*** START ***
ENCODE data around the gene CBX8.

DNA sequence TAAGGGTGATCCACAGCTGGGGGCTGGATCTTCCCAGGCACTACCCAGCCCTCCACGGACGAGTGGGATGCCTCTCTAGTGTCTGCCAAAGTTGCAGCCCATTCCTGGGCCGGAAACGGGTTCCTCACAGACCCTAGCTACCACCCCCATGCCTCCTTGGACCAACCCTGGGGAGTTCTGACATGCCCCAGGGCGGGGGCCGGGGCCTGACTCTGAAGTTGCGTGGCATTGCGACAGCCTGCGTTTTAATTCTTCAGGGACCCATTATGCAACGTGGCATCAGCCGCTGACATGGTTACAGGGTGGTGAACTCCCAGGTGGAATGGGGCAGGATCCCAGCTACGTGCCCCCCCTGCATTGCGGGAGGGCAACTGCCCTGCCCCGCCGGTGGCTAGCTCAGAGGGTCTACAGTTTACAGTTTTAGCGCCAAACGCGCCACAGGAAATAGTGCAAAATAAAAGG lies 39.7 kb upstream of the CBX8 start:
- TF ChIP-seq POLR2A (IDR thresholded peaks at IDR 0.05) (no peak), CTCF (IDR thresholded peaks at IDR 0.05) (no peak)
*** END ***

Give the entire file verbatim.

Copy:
ENCODE data around the gene CBX8.

DNA sequence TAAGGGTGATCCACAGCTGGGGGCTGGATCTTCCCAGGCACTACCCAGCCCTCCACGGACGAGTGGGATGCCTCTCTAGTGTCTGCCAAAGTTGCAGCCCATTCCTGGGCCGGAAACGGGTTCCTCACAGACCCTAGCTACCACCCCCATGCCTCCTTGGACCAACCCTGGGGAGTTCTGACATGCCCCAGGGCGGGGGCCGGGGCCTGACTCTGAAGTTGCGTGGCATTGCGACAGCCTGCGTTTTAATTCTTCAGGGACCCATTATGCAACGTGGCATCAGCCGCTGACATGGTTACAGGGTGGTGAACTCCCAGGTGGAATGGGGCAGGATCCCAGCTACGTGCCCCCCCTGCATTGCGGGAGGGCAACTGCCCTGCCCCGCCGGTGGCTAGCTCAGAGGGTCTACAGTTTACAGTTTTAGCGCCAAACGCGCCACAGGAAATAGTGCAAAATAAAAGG lies 39.7 kb upstream of the CBX8 start:
- TF ChIP-seq POLR2A (IDR thresholded peaks at IDR 0.05) (no peak), CTCF (IDR thresholded peaks at IDR 0.05) (no peak)